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Girl, Interrupted 

Alanna Krause believes that much of her hellish childhood could have been avoided. Now she's suing her father, her therapist, and her lawyer in an effort to prove it. How did it come to this?

Wednesday, Dec 18 2002
On a typical November day at Northwestern University, the winter snow begins its descent onto the campus, located just north of Chicago. It's a few days before Thanksgiving, and from Alanna Krause's desk in the rear of the classroom, the view out the window looks like a Norman Rockwell painting: brick buildings, wind-whipped trees, and branches weighted with snow. Today is the last meeting of Alanna's upper-level Zen Buddhism class; finals start in two weeks. It's also Alanna's 19th birthday.

A self-possessed young woman with long, brown hair swept away from her face, Alanna spent most of her childhood in the Bay Area. She has a charming smile and a quick, inquisitive mind. An honor roll student, Alanna is confident and ambitious, active in dorm politics, spending her free time at the campus radio station and singing and dancing in a Beastie Boys cover band.

In many ways, Alanna's academic and social success is unsurprising. She grew up in a well-to-do family in Marin County. Her mother, Lauren Simone-Smith, is an artist with multiple college degrees. Her father, Marshall Krause, a prominent civil liberties attorney before his third retirement in 2000, worked for the ACLU in the '60s and has argued successfully before the U.S. Supreme Court six times.

Despite her pedigree, Alanna's life before college was nothing short of hellish, fraught with physical violence, institutionalization, and running away -- much of which could have been avoided. As a 10-year-old in 1993, Alanna had gotten tangled up in the crony-driven Marin family courts during a bitter child custody battle between her parents. Throughout the custody case, she begged to live with her mother, because, she claimed, her father was physically abusive and often left her at home alone.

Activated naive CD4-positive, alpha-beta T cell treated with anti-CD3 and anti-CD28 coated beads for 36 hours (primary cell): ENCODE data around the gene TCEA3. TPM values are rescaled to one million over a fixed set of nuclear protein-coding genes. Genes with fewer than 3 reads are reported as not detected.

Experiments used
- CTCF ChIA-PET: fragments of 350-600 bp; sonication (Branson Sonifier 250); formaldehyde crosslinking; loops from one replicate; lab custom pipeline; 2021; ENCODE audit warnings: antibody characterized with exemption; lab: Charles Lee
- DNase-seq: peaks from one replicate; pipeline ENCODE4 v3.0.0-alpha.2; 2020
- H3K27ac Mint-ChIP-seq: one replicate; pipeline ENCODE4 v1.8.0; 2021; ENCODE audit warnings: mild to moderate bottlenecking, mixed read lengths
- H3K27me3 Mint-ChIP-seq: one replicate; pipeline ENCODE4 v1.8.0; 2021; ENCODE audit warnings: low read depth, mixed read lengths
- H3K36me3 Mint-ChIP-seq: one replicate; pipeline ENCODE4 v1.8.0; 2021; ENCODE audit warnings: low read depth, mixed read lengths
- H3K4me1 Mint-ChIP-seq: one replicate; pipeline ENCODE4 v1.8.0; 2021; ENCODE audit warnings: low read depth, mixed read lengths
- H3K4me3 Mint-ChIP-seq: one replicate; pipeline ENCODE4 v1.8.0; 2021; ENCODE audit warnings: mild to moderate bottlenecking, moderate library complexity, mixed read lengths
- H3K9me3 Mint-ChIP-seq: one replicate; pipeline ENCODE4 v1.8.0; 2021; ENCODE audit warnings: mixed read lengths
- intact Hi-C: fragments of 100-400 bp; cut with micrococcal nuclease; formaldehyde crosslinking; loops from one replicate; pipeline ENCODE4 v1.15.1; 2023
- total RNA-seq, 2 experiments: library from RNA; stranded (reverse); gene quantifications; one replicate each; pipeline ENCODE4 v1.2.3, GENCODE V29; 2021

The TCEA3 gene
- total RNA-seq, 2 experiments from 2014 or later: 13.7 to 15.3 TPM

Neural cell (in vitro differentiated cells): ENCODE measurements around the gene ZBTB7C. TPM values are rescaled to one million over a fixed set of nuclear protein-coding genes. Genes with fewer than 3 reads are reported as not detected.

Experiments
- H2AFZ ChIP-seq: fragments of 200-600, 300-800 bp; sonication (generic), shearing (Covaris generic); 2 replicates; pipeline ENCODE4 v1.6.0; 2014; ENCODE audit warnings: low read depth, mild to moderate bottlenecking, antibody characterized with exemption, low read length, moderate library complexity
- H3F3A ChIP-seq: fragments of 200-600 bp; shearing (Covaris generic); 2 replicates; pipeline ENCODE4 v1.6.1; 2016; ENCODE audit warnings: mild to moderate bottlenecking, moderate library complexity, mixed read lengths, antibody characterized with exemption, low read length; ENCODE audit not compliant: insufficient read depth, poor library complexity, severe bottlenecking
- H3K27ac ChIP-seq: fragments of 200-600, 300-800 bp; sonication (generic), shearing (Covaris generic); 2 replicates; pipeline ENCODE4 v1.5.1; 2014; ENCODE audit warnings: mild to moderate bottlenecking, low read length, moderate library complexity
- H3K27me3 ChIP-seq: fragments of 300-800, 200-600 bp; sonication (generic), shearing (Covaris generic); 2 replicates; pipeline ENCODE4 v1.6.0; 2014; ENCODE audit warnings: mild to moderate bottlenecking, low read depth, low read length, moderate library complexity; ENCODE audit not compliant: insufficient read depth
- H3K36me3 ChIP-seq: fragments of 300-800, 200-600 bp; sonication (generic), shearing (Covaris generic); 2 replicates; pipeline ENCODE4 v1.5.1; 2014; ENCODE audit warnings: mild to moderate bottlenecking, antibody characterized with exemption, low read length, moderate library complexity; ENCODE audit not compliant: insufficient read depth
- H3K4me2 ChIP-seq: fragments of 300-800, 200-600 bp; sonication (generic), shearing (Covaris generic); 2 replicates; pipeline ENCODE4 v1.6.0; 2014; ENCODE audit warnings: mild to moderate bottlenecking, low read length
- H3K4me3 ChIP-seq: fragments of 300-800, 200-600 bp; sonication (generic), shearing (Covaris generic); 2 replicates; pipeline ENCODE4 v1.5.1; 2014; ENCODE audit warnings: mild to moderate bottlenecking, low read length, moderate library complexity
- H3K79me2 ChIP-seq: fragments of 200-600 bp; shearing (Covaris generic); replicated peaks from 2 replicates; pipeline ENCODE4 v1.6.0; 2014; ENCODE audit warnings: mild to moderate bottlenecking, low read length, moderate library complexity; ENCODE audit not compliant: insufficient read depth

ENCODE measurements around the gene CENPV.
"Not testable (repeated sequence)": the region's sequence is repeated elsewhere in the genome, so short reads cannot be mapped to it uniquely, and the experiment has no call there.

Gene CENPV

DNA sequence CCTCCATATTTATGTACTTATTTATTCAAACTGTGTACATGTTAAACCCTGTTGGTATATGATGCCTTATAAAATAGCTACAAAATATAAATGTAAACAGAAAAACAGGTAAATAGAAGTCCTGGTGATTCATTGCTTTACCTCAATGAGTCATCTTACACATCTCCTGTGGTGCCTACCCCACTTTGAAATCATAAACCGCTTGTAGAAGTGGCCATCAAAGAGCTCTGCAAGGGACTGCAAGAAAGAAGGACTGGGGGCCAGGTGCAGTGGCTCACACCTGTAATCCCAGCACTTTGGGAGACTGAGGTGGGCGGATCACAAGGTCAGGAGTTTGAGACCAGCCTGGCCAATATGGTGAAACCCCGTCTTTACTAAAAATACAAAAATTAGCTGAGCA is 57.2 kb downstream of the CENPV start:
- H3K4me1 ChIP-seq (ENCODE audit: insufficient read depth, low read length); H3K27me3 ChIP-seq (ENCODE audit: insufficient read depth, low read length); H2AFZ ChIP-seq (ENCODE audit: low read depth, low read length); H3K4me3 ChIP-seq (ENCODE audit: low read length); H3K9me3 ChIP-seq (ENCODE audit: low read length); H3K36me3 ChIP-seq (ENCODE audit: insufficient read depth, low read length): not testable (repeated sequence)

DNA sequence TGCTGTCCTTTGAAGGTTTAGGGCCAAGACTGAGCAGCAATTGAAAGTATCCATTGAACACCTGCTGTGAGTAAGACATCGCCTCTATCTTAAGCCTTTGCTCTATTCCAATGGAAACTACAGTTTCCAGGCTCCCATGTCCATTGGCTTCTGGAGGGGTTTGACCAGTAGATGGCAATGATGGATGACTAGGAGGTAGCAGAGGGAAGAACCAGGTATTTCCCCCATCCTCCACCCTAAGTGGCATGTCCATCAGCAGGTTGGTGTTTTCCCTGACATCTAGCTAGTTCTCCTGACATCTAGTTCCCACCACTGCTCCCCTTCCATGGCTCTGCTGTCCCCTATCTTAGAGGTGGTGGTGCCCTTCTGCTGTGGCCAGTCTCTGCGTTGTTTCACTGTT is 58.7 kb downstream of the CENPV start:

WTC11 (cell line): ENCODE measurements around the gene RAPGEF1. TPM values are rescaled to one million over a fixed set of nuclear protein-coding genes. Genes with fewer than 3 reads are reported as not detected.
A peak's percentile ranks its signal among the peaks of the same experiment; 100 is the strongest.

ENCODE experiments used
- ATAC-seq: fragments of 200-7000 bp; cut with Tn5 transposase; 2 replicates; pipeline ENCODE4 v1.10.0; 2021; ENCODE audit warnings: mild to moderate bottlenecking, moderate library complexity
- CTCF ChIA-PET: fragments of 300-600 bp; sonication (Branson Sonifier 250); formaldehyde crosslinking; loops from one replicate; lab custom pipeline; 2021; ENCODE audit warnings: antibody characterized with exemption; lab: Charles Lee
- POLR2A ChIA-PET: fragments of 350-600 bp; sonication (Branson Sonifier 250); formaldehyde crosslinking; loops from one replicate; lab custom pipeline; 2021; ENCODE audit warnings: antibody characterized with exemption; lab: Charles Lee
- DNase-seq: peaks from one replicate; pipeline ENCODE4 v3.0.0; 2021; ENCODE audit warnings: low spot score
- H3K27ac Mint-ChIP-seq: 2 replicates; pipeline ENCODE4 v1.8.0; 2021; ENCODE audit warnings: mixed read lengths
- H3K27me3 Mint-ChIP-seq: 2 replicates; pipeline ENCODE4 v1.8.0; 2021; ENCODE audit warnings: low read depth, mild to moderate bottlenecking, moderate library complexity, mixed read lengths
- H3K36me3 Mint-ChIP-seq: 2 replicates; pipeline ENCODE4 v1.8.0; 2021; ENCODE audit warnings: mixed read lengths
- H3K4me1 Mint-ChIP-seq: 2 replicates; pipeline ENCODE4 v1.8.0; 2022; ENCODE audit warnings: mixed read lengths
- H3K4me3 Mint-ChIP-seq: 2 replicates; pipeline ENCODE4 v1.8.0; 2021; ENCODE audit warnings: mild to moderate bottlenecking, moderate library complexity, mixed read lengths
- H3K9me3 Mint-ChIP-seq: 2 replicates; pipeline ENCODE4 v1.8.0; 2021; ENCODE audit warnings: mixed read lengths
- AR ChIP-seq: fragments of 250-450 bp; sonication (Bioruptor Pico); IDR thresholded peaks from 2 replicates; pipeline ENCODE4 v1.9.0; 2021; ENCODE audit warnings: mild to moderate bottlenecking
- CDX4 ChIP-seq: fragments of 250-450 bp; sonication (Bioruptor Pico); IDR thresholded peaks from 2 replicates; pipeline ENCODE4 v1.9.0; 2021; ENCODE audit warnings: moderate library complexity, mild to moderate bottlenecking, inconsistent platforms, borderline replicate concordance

But in the end, the system granted custody of Alanna to her dad, despite some troubling circumstances. According to a report submitted to the Los Angeles Juvenile Courts, Alanna's therapist had had a "seemingly intimate" relationship with her father (which he denies), and both the court-appointed evaluator and her court-appointed attorney relied on questionable science in making their recommendations. Once he had custody, Marshall Krause checked Alanna into a locked residential treatment facility in Utah for five months, though she had no criminal history or evidence of mental health problems. When she returned to her father's care at age 13, Alanna decided that she couldn't live with what she attests were constant fights and the threat of physical confrontation, so she ran away to Los Angeles. A juvenile court there finally placed Alanna with her mother in Ojai, where she lived until she left for college last year.